2013 has been a great year for commencement speeches. There were so many excellent snippets of advice for graduates this year, we decided to do another post highlighting the wisdom imparted upon the graduates of the Class of 2013. This round of quotes come from Arianna Huffington, Deepak Chopra, Joss Weadon, Ed Helms, and Katie Couric.
Media executive Arianna Huffington encouraged the graduates of Smith College to redefine success in unconventional ways. “Money and power by themselves are a two legged stool. You can balance on them for a while, but eventually you’re going to topple over. More and more people, successful people, are toppling over every day. Basically, success the way we’ve defined it is no longer sustainable.”
“Change it by going to the root of what’s wrong and redefining what we value and what we consider success. Find your place to stand – our place of wisdom and peace and strength…remake the world in your own image, according to your own definition of success, so that all of us – women and men – can live our lives with more grace, more job, more empathy, more gratitude, and yes, more love.”
Dr. Deepak Chopra spoke to the graduates of Hartwick College about the importance of wisdom, inner peace, and finding one’s purpose. “There can be no social or world transformation unless there is your own inner transformation. Today, I ask you to face a fundamental truth. Today, I ask you to consider that there is no “you” that is separate from the world. The gift of life, your own self-consciousness, is your key to inner transformation and wisdom, and that in turn is how you will transform the world.”
He continued, “Today, more than any other day, remember to be grateful. Gratitude opens the door to abundant consciousness. Express your gratitude today particularly to your parents, teachers and fellow students, all who have helped bring you to this threshold of life.”
TV host Katie Couric‘s address to Randolph Macon College focused on the little things that make life meaningful. “We are all terminal. You have to appreciate the gifts that every day of your life will bring. Your family. Your friends. A beautiful sky at sunset. A perfect ear of corn in August. The first snowfall of the year. A baby’s tiny hand. Be grateful for the time you have and savor the joy that comes your way. Look for those in-between moments…not big events, but the little ones when you’re laughing with a friend, taking a walk, helping an elderly neighbor with her groceries.”
“To all of you sitting here today: Don’t let ANYONE define who you are. Sweeping generalizations are unfair and misguided, and when they’re about entire generations they’re often just plain wrong. Think of yourselves as a painting by the great pointillist Georges Seurat. From a distance, you may appear to be a single image, but if you look more closely, you’ll see that image is made up of an infinite number of tiny dabs of paint. Each one of you is unique…and you’re the only ones who can define who you are or what you’ll become.”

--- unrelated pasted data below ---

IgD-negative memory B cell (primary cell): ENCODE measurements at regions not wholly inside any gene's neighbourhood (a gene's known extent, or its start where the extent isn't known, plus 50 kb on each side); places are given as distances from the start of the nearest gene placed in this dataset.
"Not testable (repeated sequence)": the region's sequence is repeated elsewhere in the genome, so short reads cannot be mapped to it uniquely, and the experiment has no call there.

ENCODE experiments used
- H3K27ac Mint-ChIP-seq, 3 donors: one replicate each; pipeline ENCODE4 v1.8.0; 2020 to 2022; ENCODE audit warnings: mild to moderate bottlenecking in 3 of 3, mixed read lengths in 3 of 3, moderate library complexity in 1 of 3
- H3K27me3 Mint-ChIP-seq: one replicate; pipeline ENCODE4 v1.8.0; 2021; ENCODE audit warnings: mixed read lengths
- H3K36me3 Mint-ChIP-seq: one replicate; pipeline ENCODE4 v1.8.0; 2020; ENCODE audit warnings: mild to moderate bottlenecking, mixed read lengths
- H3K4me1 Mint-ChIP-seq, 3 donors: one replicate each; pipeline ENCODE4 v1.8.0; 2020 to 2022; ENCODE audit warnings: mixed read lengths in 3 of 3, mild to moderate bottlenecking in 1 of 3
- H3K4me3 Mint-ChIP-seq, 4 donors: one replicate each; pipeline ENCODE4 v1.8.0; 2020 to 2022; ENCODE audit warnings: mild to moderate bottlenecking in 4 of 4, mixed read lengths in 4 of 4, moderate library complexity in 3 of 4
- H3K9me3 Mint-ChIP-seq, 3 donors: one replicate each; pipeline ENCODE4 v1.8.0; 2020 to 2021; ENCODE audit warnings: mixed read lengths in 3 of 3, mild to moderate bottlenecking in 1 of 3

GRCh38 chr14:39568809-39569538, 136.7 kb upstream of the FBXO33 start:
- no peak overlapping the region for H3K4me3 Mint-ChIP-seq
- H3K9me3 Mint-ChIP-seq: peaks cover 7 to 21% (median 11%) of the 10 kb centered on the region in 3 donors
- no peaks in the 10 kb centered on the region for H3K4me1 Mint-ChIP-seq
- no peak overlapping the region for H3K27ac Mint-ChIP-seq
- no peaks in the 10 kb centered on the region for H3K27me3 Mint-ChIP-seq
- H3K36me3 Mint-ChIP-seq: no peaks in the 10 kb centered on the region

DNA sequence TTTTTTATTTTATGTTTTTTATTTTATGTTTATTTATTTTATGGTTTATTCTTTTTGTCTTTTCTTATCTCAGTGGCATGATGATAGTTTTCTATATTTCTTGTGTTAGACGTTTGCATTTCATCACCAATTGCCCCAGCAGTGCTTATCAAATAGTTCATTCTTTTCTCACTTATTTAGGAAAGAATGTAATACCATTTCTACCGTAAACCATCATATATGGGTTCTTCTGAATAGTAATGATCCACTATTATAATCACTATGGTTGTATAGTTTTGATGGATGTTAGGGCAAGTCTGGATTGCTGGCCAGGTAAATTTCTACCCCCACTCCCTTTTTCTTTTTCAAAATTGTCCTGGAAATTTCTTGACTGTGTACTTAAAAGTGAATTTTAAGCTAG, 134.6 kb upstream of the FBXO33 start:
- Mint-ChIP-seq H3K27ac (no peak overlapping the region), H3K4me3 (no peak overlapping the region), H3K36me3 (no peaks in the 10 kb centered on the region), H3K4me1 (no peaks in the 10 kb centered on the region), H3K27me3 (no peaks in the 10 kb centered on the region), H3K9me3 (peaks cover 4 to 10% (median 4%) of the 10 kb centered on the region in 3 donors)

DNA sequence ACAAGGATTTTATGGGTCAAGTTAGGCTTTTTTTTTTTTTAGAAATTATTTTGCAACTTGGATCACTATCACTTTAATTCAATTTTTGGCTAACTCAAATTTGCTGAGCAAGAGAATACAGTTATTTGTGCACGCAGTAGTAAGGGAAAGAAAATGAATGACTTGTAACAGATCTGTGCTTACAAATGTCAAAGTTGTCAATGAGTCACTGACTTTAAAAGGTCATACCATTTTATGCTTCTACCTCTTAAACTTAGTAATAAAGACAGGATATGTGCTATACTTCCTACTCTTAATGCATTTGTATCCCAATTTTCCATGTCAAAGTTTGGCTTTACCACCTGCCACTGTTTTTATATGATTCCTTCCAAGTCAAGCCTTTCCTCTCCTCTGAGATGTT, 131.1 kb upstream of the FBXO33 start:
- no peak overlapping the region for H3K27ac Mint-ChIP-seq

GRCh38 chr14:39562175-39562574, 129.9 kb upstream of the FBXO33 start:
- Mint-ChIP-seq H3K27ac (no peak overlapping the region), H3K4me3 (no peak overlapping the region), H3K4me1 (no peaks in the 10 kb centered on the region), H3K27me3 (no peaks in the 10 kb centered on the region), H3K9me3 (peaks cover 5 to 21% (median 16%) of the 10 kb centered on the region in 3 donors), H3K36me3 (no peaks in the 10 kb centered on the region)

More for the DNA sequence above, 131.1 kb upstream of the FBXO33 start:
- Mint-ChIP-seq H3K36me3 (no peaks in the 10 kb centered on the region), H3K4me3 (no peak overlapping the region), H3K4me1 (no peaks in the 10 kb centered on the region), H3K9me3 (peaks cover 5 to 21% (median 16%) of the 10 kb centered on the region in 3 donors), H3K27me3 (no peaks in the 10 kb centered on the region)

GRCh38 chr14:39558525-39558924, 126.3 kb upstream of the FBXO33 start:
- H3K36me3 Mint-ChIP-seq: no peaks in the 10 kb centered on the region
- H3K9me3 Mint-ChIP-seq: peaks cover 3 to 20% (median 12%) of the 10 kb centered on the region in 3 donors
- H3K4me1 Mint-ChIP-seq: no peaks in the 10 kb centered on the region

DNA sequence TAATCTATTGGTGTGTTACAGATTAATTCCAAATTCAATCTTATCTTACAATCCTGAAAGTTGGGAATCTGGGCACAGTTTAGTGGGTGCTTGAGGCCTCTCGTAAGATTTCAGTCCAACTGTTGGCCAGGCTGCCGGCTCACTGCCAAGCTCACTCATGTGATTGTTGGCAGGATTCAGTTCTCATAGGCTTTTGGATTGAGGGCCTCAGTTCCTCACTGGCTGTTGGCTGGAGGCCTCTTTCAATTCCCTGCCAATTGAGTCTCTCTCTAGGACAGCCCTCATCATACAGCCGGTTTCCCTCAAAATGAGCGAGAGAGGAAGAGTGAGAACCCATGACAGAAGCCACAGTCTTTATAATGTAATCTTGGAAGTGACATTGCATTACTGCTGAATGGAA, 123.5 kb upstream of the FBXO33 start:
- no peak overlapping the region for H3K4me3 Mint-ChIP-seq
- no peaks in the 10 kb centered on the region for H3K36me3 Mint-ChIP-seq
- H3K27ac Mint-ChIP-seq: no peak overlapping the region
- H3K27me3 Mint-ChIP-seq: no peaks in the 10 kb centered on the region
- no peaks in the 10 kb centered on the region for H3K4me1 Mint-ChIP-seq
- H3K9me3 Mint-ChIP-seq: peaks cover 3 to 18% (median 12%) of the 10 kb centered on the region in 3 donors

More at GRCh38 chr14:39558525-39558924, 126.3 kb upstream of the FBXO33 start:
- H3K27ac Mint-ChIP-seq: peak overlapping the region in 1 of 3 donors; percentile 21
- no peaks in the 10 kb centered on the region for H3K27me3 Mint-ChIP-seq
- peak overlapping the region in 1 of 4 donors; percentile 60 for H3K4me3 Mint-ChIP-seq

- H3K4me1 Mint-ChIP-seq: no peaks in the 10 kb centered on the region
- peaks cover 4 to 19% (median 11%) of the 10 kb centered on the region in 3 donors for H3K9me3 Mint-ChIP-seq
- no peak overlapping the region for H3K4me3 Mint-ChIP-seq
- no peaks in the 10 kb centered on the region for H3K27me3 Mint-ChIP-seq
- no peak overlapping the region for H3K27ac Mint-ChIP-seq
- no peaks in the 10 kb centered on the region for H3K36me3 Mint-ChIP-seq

Director and screenwriter Joss Whedon spoke to the graduates of his alma mater, Wesleyan College. He jokingly began by quoting Robert Frost, and continued with a stark statement: “You are all going to die.” He spoke of many contradictions: between body and mind, and life and death. “You have, which is a rare thing, the ability and the responsibility to listen to the dissent in yourself. To at least give it the floor. Because it is the key, not only to consciousness, but to real growth. To accept duality is to earn identity, and identity is something that you are constantly earning. It is not just “who you are,” it is a process that you must be active in.
“If you think happiness means total peace, you will never be happy. Peace comes from the acceptance of the part of you that can never be at peace. They will always be in conflict and if you accept that, everything gets a lot better!”
Actor Ed Helms entertained and inspired the graduates of Knox College, and spoke of the virtues of fear. “To understand why fear is good, one has to stop viewing fear as a feeling, emotion or behavioral command, and start looking at it simply as information. Fear is good because it is our brain’s way of identifying the things about which we are ignorant. Knowing this, we should look at our fear not as a reason to avoid the things that frighten us, but as a reason to engage them.”
“A life oriented toward discovery is infinitely more rewarding than a life oriented toward not blowing it. So don’t be afraid of fear. Because it sharpens you, it challenges you, it makes you stronger; and when you run away from fear, you also run away from the opportunity to be your best possible self.”